-RBA *Minnesota *Duluth/North Shore *February 29, 1996 *MNDU9602.29 -Birds mentioned
Hotline: Minnesota Duluth/North Shore
Date: February 29, 1996
Sponsor: Minnesota Ornithologists' Union (MOU)
Reports: (218) 525-5952
Compiler: Kim Eckert
Transcriber: Sr. Beverly Raway firstname.lastname@example.org
This is the Duluth birding report for Thursday, February 29th sponsored by the Minnesota Ornithologists' Union.
After last Tuesday's snowfall a total of 111 inches of snow has fallen in Duluth so far this season, already nearly three feet above an average year, with still another month and a half or so left to go in this snowfall season. Needless to say BOREAL OWLS are still having trouble finding prey under all that snow, although fortunately, no dead BOREALS have been reported since last week's tape. Four live BOREALS were reported this week on February 25th along scenic highway 61 about a half-mile southwest of the Shorecrest Supper Club, on the 27th on the 500 block of West Wabasha Street, and today two were reported, one near the corner of 5th Avenue West and 5th Street and the other on Kangas Street about 1/2 mile south and 1/2 mile east of Esko where one had been seen in January. Almost all the BOREAL OWLS reported this winter have been present for one day only in yards looking for small mammals attracted to bird feeders.
GREAT GRAY OWLS are now, unfortunately, showing signs of starvation as they are having difficulty reaching prey under the deep hard- crusted snow. Some have been observed with bills and feet bloodied from trying to break through the crust, and one GREAT GRAY found in Lester Park, February 25th died from starvation. Other GREAT GRAYS seen in or near Duluth recently were in the Harbor Area near the Port Terminal last weekend, on the 27th on Old North Shore Road about a mile west of Holmstead Road, and again yesterday, one was still on the Lester River Road about 2 miles north of Superior Street where one or more GREAT GRAYS had been present since last December. Last weekend a GREAT GRAY was also seen along Lake County Road 2 about 35 miles north of Two Harbors. And the usual GREAT GRAYS were still present in the Sax-Zim bog area northwest of Duluth. Look especially along Country Roads 319, 7 and 133 as in previous weeks. Speaking of the Sax-Zim bog, NORTHERN HAWK OWLS were relocated last weekend on County Road 319 one mile east of County Road 7 and at the intersection of County Road 52 and 207 which is three miles west of County Road 7. And another HAWK OWL reappeared on County Road 7 three miles north of Sax where one had been seen consistently earlier this winter.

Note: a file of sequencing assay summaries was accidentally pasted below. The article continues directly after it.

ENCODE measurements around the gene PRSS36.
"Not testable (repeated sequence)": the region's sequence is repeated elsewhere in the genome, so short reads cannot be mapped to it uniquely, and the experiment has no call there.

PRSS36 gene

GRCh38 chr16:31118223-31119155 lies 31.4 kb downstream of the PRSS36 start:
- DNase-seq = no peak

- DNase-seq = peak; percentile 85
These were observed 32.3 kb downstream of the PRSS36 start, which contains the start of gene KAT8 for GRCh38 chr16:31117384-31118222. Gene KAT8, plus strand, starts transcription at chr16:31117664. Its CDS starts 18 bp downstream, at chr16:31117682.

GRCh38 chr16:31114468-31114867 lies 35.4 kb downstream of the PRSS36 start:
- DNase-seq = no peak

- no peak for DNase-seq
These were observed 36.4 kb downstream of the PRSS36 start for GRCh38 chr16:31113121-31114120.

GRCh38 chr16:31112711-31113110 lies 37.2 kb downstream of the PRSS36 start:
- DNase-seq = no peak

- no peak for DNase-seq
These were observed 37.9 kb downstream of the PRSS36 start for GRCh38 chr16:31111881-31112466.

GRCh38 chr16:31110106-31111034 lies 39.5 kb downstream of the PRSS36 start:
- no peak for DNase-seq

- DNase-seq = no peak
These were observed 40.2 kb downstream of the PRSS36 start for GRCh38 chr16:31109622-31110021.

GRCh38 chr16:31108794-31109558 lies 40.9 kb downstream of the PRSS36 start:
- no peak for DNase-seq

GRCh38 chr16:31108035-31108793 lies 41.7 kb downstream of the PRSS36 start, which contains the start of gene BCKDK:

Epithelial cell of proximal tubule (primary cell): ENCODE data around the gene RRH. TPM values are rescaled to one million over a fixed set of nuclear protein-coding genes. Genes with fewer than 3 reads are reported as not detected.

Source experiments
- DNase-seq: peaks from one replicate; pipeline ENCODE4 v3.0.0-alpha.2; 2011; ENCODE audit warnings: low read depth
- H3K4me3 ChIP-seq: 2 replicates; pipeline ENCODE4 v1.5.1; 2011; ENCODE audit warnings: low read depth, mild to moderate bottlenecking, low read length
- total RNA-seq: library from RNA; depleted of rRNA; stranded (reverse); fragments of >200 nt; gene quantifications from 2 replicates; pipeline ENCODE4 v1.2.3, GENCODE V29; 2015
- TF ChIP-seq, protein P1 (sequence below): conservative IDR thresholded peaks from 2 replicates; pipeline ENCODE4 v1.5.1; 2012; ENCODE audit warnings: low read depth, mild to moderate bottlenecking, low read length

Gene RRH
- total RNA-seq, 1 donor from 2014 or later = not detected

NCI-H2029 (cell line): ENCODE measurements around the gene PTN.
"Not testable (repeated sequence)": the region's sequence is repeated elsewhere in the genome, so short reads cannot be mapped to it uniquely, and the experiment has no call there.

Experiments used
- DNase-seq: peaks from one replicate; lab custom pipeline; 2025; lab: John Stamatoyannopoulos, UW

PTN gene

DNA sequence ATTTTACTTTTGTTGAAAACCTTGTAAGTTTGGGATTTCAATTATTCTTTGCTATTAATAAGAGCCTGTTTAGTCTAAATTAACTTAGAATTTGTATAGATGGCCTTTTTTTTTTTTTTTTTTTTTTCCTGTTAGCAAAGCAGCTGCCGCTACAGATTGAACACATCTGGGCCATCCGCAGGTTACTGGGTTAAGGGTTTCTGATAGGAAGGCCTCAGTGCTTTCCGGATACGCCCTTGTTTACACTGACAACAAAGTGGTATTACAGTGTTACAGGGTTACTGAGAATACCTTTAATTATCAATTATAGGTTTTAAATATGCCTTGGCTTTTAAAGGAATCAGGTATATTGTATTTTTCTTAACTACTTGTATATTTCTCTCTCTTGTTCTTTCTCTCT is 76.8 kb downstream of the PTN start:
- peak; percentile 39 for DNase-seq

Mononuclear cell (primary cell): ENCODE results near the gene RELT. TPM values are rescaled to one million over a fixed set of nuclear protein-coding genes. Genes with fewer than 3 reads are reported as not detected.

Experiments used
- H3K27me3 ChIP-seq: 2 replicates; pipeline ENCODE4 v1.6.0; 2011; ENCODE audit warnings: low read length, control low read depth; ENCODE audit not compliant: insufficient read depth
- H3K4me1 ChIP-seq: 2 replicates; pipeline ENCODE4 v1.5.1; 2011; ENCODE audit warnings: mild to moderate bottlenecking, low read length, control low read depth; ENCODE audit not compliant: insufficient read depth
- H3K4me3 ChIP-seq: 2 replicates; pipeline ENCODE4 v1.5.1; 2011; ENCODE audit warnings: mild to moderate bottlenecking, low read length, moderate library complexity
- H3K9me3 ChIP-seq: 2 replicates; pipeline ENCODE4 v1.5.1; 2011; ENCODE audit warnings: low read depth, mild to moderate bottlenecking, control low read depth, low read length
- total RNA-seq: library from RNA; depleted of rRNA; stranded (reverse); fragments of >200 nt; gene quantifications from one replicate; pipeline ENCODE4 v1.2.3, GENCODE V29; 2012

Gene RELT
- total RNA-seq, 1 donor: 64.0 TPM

That adult grey-morph GYRFALCON in the Duluth Harbor was still being seen as of last weekend, although it discontinued its previous pattern of showing up at the Cargill grain elevator between noon and 1 p.m. It was seen, however, on Saturday flying over Park Point towards downtown Duluth and at 2:15 it did appear briefly at Cargill. On Sunday it was also seen at Cargill but reportedly not until 3 or 4 p.m.
One and sometimes two well marked female HOARY REDPOLLS have been coming to a feeder every day this week, most often between 8 and 10 am.
And finally, the only BOHEMIAN WAXWINGS reported this week in Duluth were on the 5400 of Juniata Street in the same neighborhood where the species has been seen earlier this winter.
Unfortunately, I have no recent information on the Spruce Grouse or Black-backed Woodpeckers in Lake County which were reported on last week's tape. Unless something unusual is seen in the mean time which needs to be reported on immediately, the next scheduled update of this tape will be on Thursday, March 7th, and as always if you have birds to report you may leave a message after the tone.... Beep.